For local residents Bom Jesus do Monte would certainly not qualify as a Hidden Gem. Perched on Mount Espinho, overlooking the northern city of Braga, the Sanctuary of Bom Jesus do Monte began its life as a small chapel in the 14th century dedicated to the Holy Cross. In the intervening 600 some years, the small chapel was rebuilt in the 15th and 16th century, eventually in 1629 as a pilgrimage church dedicated to Bom Jesus (Good Jesus) with six chapels dedicated to the Passion of Christ. The sanctuary began to take on its present-day form in 1722. When all was said and done the Church and surrounding park, much as I found them on my visit, were completed in the middle of the 19th century.

Arriving at the Sanctuary, there was the option to drive right to the top to investigate the church and surroundings, follow the footsteps of the many pilgrims and walk up the 500 plus stairs, or as I did, make the 274m long journey on the Bom Jesus do Monte Funicular. The tram is an amazing piece of 19th century engineering employing water and gravity as the method of locomotion.

The tram is the oldest funicular in the world moved by water counterbalancing, opening in 1882. The tram car at the top is filled with 5,800 Litres of water, and this weighs it down, so as it descends it pulls the lighter car, empty of water, up from the bottom. And so the process is repeated, as is has been for the last 140 years. One slightly rickety ride later I found myself at the top.

Disembarking the funicular, I was greeted with an amazing view of the baroque inspired church with its two bell towers dominating the view. Surrounding the church are three hotels, a coffee shop with an incredible patio view overlooking Braga, and a beautiful stonework cave grotto water feature built in 1903, with an octagonal viewpoint at the top. After having taken in the views from the top of the stonework grotto, I headed behind it, up a flight of stairs and found myself in Bom Jesus park.

The park has a lovely little lake, on which you can rent row boats, they were unfortunately closed on my visit, but the lovely green park has a nice walking trail, a great set of kids play equipment including a mini zip line, that I was very tempted to have a go on and a coffee shop I did have a go at. Having enjoyed a sunny summer afternoon people watching in the park I headed back down to church to soak up some history.

Slightly behind the church and down a path from the park I discovered the Terreiro dos Evangelistas (Evangelists Square). The area contains four fountains with statues of St. Matthew, St. Mark, St. Luke and St. John. Alongside these statues of the Evangelists are three chapels that contain scenes in terracotta from after the crucifixion, including Jesus’ appearance to the Disciples of Emmaus, his appearance to Mary Magdalene, and the Assentation into Heaven. I was starting at the end of the Via Crúcis (Way or Stations of the Cross) and would have to work my way backwards through the story.

Two more chapels on the way back to the church mark the discovery of the empty tomb and the burial of Jesus. Before continuing to seek out the next chapel I took time to explore the Church. Inside the church, behind the altar, is an impressive and large terracotta Jesus on the cross, beautifully painted with a large collection of additional figures, including Roman soldiers, his mother Mary and other onlookers. Probably the most fascinating part of the Church for me was one of the side chapels, to the right of the altar. The Chapel of Relics contains a cabinet six levels high with relics from more than a dozen saints, each marked with a small bust of the saint. Below these is the remains of Saint Clemente, a Roman solider who was martyred in the third century AD.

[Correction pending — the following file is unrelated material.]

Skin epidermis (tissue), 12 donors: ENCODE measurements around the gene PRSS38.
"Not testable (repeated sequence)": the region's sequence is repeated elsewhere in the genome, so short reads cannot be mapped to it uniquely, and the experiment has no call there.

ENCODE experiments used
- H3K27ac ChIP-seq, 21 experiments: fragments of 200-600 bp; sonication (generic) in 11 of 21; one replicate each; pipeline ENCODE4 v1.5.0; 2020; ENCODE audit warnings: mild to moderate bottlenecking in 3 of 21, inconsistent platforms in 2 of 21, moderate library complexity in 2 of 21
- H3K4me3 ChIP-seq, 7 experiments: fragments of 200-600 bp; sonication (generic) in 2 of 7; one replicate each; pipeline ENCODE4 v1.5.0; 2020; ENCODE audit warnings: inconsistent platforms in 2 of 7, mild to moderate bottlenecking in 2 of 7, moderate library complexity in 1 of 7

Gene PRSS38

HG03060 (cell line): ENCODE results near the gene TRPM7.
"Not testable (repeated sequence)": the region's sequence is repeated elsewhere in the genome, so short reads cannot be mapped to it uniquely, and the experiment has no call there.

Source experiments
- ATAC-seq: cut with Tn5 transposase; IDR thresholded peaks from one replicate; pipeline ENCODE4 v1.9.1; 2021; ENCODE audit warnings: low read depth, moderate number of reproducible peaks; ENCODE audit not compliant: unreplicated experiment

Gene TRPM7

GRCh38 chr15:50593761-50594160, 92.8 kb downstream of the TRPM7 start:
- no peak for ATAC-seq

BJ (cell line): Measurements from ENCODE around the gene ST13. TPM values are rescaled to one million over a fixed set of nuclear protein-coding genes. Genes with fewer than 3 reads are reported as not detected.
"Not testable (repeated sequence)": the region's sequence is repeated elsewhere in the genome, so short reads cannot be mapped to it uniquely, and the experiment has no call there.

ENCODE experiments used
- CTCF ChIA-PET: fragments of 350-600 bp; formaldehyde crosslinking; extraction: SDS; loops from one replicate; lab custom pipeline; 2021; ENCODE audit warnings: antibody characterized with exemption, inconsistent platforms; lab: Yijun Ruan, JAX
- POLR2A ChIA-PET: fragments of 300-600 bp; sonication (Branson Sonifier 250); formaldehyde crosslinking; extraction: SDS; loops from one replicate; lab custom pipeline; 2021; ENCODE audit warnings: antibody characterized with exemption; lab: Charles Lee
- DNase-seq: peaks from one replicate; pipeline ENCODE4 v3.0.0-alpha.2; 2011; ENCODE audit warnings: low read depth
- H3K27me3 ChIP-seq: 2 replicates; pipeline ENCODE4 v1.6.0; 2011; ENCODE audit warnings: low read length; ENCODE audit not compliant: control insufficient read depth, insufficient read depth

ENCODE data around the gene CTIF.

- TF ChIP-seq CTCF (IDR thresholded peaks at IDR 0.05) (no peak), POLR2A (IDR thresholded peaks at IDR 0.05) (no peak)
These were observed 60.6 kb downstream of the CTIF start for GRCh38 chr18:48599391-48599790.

Pictures from Bom Jesus do Monte

Leaving the church facing towards the amazing view of Braga, it was time I continued my journey backwards through the story of the death of Jesus and I started off down the stairs. The first (or last if you are doing the journey correctly), set of stairs is the most fantastic and appear in most of the photos you see of the Sanctuary, it is the Stairway of the Five Senses. The zig zag stairway leads to landings that have a fountain representing one of the senses. Water gushes from the eyes of a woman holding a pair of glasses at the fountain of vision. Water pours from the ears of the next figure at the fountain of hearing. The figure of a man holding an empty box has water coming from his nose at the fountain of smell. A man holding an apple has water flow from his mouth at the fountain of taste. And a woman holding a bowl representing touch marks the last of the fountains. After descending the zig zag steps of the senses I found myself at the perfect photo taking location, at a large circular patio with amazing views up the stairs to the church and over the city of Braga on the other side.

After some time taking in the view and taking some pictures, I had a look at the next two chapels located off the patio before beginning my journey down the stairs again. The sharply descending zig zag stairs were now replaced with a more gently sloped switchback walkway that leads back down to the bottom. The three turns in the stairway each have another chapel on them. At the end of the stairs three more chapels and the main gate mark the end of my journey.

If you are visiting Porto, then Braga and the Sanctuary of Bom Jesus is only a 40 minute drive and well worth the trip, maybe I’ll do it the right way round next time!